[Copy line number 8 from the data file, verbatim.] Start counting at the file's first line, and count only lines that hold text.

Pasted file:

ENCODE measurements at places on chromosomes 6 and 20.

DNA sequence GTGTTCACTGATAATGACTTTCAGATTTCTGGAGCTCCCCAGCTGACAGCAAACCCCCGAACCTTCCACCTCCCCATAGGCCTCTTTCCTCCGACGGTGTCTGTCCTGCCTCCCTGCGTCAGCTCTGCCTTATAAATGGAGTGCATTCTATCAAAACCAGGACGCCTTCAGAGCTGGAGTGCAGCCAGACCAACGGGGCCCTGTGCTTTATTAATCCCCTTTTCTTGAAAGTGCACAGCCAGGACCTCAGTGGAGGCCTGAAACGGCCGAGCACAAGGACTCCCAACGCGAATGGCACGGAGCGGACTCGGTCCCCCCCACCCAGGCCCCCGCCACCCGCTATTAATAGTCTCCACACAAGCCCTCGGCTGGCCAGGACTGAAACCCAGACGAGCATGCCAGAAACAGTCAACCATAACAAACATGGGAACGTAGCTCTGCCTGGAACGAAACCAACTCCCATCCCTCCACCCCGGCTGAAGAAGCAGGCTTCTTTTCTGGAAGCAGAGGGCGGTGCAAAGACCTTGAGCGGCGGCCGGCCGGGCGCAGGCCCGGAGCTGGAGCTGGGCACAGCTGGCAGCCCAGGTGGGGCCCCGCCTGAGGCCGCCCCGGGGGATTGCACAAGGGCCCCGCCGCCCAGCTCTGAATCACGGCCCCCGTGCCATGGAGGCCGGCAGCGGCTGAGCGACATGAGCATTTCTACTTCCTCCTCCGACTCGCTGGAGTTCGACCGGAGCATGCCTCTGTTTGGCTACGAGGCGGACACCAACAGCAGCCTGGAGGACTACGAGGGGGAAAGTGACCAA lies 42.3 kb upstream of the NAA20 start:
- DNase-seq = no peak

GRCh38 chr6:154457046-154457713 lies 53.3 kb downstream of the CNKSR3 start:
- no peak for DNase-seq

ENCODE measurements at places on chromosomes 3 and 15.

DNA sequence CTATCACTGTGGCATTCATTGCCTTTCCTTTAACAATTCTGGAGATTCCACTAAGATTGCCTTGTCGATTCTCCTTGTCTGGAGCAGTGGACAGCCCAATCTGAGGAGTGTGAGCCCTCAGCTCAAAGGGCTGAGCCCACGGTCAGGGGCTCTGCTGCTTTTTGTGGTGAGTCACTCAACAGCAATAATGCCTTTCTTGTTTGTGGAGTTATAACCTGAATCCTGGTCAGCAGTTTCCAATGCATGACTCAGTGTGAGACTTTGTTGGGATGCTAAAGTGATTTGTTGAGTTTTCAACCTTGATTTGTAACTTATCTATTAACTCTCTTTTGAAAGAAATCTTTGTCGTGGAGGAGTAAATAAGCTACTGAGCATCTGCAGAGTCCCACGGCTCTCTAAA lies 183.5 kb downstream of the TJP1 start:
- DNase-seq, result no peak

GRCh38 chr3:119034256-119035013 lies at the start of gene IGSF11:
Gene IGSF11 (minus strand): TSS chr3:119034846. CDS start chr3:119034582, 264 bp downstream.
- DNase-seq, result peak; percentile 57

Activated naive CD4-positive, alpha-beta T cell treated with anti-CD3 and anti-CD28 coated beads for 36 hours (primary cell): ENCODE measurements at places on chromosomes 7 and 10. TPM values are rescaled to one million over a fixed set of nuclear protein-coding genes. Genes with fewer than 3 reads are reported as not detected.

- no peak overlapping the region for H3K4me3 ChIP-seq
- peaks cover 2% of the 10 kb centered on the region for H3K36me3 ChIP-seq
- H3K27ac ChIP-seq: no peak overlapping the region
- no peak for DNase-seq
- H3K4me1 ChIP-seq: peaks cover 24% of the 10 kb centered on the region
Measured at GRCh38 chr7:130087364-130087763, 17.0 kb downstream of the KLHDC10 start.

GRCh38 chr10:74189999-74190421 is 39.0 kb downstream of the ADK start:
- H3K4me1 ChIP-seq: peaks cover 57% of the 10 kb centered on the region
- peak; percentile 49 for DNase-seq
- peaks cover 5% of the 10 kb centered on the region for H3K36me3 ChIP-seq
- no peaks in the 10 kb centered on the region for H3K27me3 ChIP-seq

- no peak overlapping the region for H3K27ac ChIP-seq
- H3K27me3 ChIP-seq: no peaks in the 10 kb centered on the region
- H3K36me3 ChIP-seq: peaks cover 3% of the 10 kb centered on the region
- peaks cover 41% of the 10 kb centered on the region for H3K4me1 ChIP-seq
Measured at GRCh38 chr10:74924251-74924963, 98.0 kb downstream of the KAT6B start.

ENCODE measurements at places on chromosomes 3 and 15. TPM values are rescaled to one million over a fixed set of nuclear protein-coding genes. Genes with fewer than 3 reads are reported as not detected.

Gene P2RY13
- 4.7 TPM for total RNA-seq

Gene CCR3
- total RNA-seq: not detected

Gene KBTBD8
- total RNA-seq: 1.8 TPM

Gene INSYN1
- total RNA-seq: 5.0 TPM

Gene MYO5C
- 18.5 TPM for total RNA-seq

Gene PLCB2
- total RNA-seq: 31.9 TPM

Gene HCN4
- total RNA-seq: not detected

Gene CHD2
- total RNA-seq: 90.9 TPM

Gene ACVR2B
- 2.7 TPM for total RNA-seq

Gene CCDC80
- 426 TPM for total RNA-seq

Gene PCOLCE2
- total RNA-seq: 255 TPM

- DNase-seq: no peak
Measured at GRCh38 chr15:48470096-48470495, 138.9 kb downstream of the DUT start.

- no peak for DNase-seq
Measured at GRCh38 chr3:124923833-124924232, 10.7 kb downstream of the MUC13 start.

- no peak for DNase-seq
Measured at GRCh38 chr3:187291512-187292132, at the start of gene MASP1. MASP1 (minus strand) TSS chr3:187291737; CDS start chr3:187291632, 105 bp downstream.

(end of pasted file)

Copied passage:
- DNase-seq, result no peak